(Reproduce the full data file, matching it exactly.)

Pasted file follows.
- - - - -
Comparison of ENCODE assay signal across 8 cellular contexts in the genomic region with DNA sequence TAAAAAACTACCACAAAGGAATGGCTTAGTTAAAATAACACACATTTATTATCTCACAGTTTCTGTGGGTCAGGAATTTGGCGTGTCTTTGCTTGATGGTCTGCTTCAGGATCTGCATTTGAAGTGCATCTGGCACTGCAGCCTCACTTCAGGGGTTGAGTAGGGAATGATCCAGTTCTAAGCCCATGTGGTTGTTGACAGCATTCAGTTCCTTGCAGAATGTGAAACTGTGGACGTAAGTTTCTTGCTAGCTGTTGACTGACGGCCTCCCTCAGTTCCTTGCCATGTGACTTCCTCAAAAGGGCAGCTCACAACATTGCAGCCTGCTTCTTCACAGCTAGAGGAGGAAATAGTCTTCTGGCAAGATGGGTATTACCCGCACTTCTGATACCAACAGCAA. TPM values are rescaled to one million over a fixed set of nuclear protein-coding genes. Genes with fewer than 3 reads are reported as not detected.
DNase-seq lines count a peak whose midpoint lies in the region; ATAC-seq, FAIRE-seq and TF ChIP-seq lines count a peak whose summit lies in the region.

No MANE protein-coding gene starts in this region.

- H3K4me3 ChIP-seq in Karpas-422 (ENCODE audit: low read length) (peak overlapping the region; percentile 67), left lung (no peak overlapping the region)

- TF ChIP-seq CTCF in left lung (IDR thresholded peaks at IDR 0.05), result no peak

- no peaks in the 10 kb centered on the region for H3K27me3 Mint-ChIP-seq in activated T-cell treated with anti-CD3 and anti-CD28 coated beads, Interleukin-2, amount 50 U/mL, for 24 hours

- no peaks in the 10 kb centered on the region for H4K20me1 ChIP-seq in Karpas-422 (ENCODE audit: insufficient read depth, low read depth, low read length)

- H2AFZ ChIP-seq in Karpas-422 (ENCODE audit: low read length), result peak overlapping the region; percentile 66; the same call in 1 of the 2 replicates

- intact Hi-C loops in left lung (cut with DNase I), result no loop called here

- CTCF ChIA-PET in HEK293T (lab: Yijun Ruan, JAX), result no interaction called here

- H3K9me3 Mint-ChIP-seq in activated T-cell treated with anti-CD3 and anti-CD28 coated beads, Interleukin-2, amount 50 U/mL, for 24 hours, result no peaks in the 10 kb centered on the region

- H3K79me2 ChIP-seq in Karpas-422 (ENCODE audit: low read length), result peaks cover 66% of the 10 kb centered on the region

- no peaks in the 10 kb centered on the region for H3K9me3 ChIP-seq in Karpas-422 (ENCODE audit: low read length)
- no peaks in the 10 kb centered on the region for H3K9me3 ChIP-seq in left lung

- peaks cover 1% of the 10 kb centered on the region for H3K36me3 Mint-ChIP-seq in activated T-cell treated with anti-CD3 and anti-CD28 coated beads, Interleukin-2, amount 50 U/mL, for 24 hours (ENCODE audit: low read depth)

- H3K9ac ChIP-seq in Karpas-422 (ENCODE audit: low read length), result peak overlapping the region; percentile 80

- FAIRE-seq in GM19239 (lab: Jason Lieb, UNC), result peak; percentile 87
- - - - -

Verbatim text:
Comparison of ENCODE assay signal across 8 cellular contexts in the genomic region with DNA sequence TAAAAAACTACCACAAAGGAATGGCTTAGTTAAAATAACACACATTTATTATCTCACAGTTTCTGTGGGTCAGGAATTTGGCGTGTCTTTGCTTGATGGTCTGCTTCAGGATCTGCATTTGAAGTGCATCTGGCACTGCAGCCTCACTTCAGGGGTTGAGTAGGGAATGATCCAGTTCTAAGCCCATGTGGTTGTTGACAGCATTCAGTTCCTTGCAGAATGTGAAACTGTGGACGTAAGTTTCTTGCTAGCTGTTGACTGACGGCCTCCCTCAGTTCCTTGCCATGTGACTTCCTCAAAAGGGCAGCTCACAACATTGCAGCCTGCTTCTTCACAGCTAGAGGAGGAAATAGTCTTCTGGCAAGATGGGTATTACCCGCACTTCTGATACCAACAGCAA. TPM values are rescaled to one million over a fixed set of nuclear protein-coding genes. Genes with fewer than 3 reads are reported as not detected.
DNase-seq lines count a peak whose midpoint lies in the region; ATAC-seq, FAIRE-seq and TF ChIP-seq lines count a peak whose summit lies in the region.

No MANE protein-coding gene starts in this region.

- H3K4me3 ChIP-seq in Karpas-422 (ENCODE audit: low read length) (peak overlapping the region; percentile 67), left lung (no peak overlapping the region)

- TF ChIP-seq CTCF in left lung (IDR thresholded peaks at IDR 0.05), result no peak

- no peaks in the 10 kb centered on the region for H3K27me3 Mint-ChIP-seq in activated T-cell treated with anti-CD3 and anti-CD28 coated beads, Interleukin-2, amount 50 U/mL, for 24 hours

- no peaks in the 10 kb centered on the region for H4K20me1 ChIP-seq in Karpas-422 (ENCODE audit: insufficient read depth, low read depth, low read length)

- H2AFZ ChIP-seq in Karpas-422 (ENCODE audit: low read length), result peak overlapping the region; percentile 66; the same call in 1 of the 2 replicates

- intact Hi-C loops in left lung (cut with DNase I), result no loop called here

- CTCF ChIA-PET in HEK293T (lab: Yijun Ruan, JAX), result no interaction called here

- H3K9me3 Mint-ChIP-seq in activated T-cell treated with anti-CD3 and anti-CD28 coated beads, Interleukin-2, amount 50 U/mL, for 24 hours, result no peaks in the 10 kb centered on the region

- H3K79me2 ChIP-seq in Karpas-422 (ENCODE audit: low read length), result peaks cover 66% of the 10 kb centered on the region

- no peaks in the 10 kb centered on the region for H3K9me3 ChIP-seq in Karpas-422 (ENCODE audit: low read length)
- no peaks in the 10 kb centered on the region for H3K9me3 ChIP-seq in left lung

- peaks cover 1% of the 10 kb centered on the region for H3K36me3 Mint-ChIP-seq in activated T-cell treated with anti-CD3 and anti-CD28 coated beads, Interleukin-2, amount 50 U/mL, for 24 hours (ENCODE audit: low read depth)

- H3K9ac ChIP-seq in Karpas-422 (ENCODE audit: low read length), result peak overlapping the region; percentile 80

- FAIRE-seq in GM19239 (lab: Jason Lieb, UNC), result peak; percentile 87